Wii Tennis Play for Low-Income African American Adolescents’ Energy Expenditure


Exergames, which are video games that require gross motor activity, are popular activities that produce energy expenditure. Seventy-four low-income African American 12- to 18-year-old adolescents were randomly assigned to a 30-minute condition: 1) solitary Wii tennis exergame play against virtual peers; 2) social Wii tennis exergame play against a real peer; or 3) control group with sedentary computer activity. Adolescents were tested for caloric expenditure after exposure to treatment conditions as well as on a tennis court using Actical accelerometers. Adolescents who played the social exergame against a peer expended significantly more energy than those who played alone. Both exergame groups expended more energy than the control group. Adolescents who played the social exergame also expended comparable calories to actual tennis court play during a simulated lesson. Exergames, then, could promote physical activity, thereby becoming a tool to combat the obesity crisis that is affecting many youth.

physical activity; video games; exergames; accelerometer
Author biographies

Amanda E. Staiano

Author photo Amanda E. Staiano, Ph.D., M.P.P., is now a post-doctoral research fellow in the Physical Activity and Obesity Epidemiology laboratory at Pennington Biomedical Research Center in Baton Rouge, Louisiana. Dr. Staiano earned a Masters in Public Policy at the Georgetown Public Policy Institute and her Ph.D. in the Human Development and Public Policy track of the Psychology department at Georgetown University. Her main research focus is how physical activity and obesity impact cardiovascular risk factors and mortality in children and adults, and how digital technologies such as exergames (i.e. video games that require gross motor activity) influence adolescents' physical, cognitive, and social health.

Sandra L. Calvert

Author photoSandra L. Calvert, Ph.D., Professor of Psychology at Georgetown University, is the co-founder and Director of the Children’s Digital Media Center, a multi-site interdisciplinary research center funded by the National Science Foundation and the Robert Wood Johnson Foundation. Her current research focuses on the effects of media on early development and on the effects of interactive media and food marketing on children’s diets and health. In the gaming area, she is studying how advergames can be used to improve children’s selection of, and consumption of, healthy foods and beverages, as well as how exergames, such as Wii Active, can lead to weight loss, improved friendships, improved self-efficacy, and improved cognitive functioning among low-income overweight and obese African American adolescents.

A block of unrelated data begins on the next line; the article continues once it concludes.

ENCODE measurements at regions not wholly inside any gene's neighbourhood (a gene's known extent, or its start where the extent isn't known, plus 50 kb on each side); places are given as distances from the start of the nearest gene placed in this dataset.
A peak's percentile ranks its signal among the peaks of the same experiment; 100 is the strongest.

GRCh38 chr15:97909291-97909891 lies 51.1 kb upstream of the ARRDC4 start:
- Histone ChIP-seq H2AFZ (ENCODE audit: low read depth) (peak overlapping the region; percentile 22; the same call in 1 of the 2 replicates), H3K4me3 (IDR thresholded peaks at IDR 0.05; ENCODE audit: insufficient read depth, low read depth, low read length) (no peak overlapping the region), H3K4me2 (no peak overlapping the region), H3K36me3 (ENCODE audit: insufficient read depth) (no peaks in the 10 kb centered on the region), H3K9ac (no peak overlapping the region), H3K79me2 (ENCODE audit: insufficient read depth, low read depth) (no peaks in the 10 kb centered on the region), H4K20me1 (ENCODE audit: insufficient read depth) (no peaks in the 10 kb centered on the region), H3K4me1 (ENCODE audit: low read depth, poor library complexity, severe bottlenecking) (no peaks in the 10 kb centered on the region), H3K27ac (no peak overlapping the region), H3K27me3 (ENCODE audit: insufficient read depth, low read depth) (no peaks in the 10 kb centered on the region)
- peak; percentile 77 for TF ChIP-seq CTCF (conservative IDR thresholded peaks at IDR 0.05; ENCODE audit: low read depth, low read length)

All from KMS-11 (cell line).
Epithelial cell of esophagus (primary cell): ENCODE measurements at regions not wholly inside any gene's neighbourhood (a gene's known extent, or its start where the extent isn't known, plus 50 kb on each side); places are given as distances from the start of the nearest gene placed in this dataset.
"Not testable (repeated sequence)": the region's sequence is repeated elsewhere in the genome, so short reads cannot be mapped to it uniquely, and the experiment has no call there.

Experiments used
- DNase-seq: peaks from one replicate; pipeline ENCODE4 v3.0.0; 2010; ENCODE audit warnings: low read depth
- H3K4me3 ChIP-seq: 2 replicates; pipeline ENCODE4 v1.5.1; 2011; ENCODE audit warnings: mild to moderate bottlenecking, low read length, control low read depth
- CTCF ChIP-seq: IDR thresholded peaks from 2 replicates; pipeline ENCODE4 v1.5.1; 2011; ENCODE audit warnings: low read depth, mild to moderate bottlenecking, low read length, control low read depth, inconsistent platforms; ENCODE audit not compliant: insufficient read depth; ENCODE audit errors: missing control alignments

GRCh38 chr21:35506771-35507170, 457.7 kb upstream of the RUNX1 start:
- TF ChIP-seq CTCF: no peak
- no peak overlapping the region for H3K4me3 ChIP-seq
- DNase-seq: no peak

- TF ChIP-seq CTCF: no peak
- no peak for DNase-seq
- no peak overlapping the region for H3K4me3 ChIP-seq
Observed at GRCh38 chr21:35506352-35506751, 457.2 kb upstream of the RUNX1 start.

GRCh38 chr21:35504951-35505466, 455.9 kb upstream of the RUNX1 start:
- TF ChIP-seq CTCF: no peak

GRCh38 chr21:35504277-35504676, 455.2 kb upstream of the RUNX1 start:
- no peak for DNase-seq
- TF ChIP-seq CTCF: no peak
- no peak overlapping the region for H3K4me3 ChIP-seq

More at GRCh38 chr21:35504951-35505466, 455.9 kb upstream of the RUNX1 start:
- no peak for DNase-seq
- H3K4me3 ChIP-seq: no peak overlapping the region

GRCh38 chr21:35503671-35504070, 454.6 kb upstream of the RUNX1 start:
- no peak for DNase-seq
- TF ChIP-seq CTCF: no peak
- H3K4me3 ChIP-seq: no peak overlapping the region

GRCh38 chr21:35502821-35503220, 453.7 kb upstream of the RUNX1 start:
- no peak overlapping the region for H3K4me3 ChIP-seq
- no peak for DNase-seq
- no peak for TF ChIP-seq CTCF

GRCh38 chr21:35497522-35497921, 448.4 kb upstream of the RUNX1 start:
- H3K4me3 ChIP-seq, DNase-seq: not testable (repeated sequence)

Dr. Calvert has authored more than 70 empirical journal articles and book chapters as well as seven books. Her books include Children’s Journeys Through the Information Age (McGraw-Hill, 1999), Children in the Digital Age: Influences of Electronic Media on Development (co-edited with Amy B. Jordan & Rodney R. Cocking, Greenwood Publishing Group, 2002) and the Handbook of Children, Media, and Development (co-edited with B.J. Wilson, Wiley-Blackwell Publishing, 2008, 2011). She has served on two committees for the National Academies, leading to four committee co-authored books including Food Marketing to Children and Youth: Threat or Opportunity (2006) and Youth, Pornography, and the Internet (2002).

Professor Calvert is a fellow of Division 7 of the American Psychological Association. She serves on Advisory Boards for the Joan Ganz Cooney Center, PBS Kids Next Generation, and Children Now, and she has consulted for numerous companies to improve the quality of children’s media.


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